A first in Belgium: a drone transported human tissue for the first time in Europe. It concerns tissue that was transported from one Antwerp hospital to another Antwerp hospital. Sounds relatively simple, but it is anything but.
The drone went from ZNA Middelheim to GZA Hospitals Campus Sint-Augustinus with a detour. A straight line would be better if it weren’t for too densely populated an area. As a result, the drone had to take a detour via a sparsely populated area and green belts to the hospital. Even the patient parking lot had to be avoided.
It may sound cumbersome, but it’s still probably one of the fastest ways to get human tissue from one operating room to the lab. The lab had to investigate whether a tumor had been completely removed from the patient. Handy to do this by drone, because then results are obtained quickly while the patient is still under sail. After all, you don’t have to deal with other traffic and the ‘package’ is so light: it is not necessary to have an entire helicopter take off for it.
Advantages of a drone
VRT reports that the drone flew 80 meters above the ground for the 1.2 kilometer long route. Only four minutes were needed: two minutes for takeoff and landing, two minutes for the flight. That flight did not go very smoothly either: only 36 kilometers per hour (a normal drone can reach about 100 to 150 kilometers per hour. It should also not stay at 36 kilometers per hour: the hospital would like to increase this to 60 kilometers per hour. .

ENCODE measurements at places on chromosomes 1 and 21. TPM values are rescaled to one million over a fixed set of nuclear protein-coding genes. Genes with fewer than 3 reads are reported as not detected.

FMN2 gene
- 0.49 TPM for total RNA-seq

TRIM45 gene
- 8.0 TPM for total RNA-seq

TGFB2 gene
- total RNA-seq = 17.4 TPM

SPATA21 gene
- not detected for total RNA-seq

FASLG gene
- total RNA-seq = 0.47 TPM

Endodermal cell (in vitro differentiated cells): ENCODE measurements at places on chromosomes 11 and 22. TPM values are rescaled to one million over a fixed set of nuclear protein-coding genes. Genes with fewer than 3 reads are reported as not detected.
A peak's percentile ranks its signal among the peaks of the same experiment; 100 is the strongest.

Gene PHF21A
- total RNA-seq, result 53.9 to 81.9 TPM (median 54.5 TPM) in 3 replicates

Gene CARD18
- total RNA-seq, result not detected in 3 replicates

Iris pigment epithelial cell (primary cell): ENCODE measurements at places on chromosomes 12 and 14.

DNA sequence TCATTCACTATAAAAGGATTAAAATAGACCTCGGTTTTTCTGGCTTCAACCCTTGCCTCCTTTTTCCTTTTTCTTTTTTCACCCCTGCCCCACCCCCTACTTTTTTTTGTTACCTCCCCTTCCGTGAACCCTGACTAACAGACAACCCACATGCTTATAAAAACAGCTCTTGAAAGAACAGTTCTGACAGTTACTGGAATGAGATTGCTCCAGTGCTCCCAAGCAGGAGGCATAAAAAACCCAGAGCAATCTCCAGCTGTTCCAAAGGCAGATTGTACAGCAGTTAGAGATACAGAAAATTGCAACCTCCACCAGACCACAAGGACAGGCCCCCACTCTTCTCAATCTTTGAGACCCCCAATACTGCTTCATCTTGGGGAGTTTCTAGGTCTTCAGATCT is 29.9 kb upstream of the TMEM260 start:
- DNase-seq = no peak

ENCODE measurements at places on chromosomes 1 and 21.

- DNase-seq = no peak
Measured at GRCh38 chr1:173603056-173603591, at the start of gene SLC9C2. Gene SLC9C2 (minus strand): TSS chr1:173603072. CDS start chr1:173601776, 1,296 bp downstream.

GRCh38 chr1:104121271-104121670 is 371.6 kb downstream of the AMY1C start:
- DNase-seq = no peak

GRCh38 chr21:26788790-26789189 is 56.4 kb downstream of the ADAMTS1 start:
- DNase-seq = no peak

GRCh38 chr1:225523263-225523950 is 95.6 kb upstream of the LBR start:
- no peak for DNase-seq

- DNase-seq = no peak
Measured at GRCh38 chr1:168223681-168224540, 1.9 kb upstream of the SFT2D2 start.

No matter how stable a surgeon’s hands are, he or she does not operate the drone. This is done by a drone pilot from Helicus, the company that was the first in Europe to receive permission to fly a drone over urban areas out of sight. That is serious business, because drones can make a huge difference in the medical world. It is fast, more reliable and even more environmentally friendly, in addition to saving a lot of money. The mere fact that one drone operator can monitor multiple drones means that you need one less ‘driver’ for each drone.
Defibrillators and Organs
Now it was about transporting some human tissue for an examination, but what if, for example, there has been an accident and someone can give their heart to another? Even then, a drone would be a great means of getting the organ to the recipient as quickly as possible. Consider, for example, defibrillators when someone has a cardiac arrest: getting them to people quickly can save lives. Some people think very big: they hope to transport entire patients with drones.
In the Netherlands, drone solutions are also being looked at for, for example, AEDs. For example, the Dutch drone company Avy would like to set up an entire drone response network. There has also been a successful medical drone campaign in Zwolle, where a drone flew to Meppel. In short, technological innovations are closer than you think. We hope you will never need them.
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